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Must we have live testimony for agreed incompetency? Login/Join 
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I have a case in which the court's expert has examined the defendant and found him incompetent with a foreseeable recovery if treated. Both aprties agree that he is presently incompetent and the defendant is currently out on bond. Neither side will be requesting a jury trial. Can we simply have a hearing in which we introduce the expert's report and get the judge to sign an order, or must we have live testimony when the outcome is presumably a foregone conclusion?

Also, does anyone have a model judgment you could provide with reference to this situation? I'd appreciate any help.
 
Posts: 622 | Location: San Marcos | Registered: November 13, 2003Reply With QuoteReport This Post
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Art. 46B.005. Determining Incompetency to Stand Trial

(c) The court is not required to hold a hearing if:
(1) neither party requests a jury trial on the issue of incompetency;
(2) neither party opposes a finding of incompetency; and
(3) the court does not, on its own motion, determine that a hearing is necessary to determine incompetency.

The expert's report should already be in the court file pursuant to 46B.026, and that's sufficient to send him off. Note also that the old "substantial probability he will/will not regain competency" standard is no longer required.

(this all assumes the competency issue arose after 1/1/04)

As for a form, check with Jane Starnes in Williamson County (512-943-1234) -- she's preparing a TDCAA book on this topic and might have one she can share.
 
Posts: 2418 | Location: TDCAA | Registered: March 08, 2002Reply With QuoteReport This Post
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Wes, We've done this a number of times. You just need to voir dire the jury carefully so they understand that there will be stipulated evidence by way of the Psych report.Also you really need to call Vernon's State Hospital and talk to intake and ask for them to help you with your Judgement.They have some specific language that they need in their judgments and are always very helpful.
 
Posts: 334 | Location: Beeville, Texas., USA | Registered: September 14, 2001Reply With QuoteReport This Post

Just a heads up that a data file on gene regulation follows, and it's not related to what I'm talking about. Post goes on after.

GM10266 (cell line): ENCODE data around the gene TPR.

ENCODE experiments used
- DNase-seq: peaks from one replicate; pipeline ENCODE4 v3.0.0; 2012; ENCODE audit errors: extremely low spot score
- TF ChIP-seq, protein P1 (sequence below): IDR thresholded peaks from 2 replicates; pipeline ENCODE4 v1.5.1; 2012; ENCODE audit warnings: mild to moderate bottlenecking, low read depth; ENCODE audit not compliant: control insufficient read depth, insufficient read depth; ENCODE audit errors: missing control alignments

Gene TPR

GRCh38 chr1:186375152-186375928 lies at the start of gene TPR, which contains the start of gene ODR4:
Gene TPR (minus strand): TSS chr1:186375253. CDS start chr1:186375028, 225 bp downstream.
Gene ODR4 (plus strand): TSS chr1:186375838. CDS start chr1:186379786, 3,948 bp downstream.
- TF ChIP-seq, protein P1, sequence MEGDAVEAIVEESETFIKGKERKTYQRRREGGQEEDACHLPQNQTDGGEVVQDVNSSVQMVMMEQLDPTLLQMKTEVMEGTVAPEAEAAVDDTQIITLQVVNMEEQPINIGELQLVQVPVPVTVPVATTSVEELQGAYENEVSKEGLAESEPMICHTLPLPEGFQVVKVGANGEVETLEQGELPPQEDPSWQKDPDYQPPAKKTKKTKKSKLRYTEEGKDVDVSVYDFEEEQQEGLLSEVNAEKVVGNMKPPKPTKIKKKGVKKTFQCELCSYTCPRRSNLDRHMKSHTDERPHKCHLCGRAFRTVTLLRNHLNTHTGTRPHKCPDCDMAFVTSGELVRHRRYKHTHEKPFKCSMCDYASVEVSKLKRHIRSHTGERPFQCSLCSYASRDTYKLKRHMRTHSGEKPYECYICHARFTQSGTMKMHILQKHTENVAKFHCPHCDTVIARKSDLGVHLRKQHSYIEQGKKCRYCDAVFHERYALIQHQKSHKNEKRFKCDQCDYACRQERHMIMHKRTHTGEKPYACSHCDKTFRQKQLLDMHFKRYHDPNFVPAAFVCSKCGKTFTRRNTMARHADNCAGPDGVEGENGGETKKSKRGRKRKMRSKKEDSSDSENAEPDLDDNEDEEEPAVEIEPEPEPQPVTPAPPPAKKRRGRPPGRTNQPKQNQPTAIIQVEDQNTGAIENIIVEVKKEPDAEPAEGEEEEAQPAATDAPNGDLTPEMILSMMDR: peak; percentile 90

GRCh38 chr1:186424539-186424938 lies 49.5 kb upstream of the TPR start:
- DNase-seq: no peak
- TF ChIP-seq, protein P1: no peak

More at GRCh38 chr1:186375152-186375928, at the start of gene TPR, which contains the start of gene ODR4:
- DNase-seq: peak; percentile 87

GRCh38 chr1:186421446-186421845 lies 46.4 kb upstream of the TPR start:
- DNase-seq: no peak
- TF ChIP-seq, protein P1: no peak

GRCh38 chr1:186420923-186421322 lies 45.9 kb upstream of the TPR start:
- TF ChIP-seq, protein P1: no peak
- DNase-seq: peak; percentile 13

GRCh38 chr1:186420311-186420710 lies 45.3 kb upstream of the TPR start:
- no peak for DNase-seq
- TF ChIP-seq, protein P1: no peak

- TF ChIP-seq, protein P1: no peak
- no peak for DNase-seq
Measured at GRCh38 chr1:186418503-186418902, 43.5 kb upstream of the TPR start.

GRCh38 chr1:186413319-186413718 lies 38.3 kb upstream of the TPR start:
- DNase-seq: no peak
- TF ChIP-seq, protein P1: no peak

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There are two issues. One is the incompetency. The other is the possible commitment, if the defendant is found incompetent. Personally, just an opinion, but I am a lot more comfortable when the stipulation is not just 'we stipulate that the facts are as follows' but 'we stipulate that the testimony would be as follows, if the Dr. X were called to testify', if your judge will let you do that.

Texas Constitution
Art 1, Sec. 15-a. Commitment of persons of unsound mind

Sec. 15-a. No person shall be committed as a person of unsound mind except on competent medical or psychiatric testimony. The Legislature may enact all laws necessary to provide for the trial, adjudication of insanity and commitment of persons of unsound mind and to provide for a method of appeal from judgments rendered in such cases. Such laws may provide for a waiver of trial by jury, in cases where the person under inquiry has not been charged with the commission of a criminal offense, by the concurrence of the person under inquiry, or his next of kin, and an attorney ad litem appointed by a judge of either the County or Probate Court of the county where the trial is being held, and shall provide for a method of service of notice of such trial upon the person under inquiry and of his right to demand a trial by jury.
 
Posts: 341 | Location: Tarrant County, Texas | Registered: August 24, 2001Reply With QuoteReport This Post
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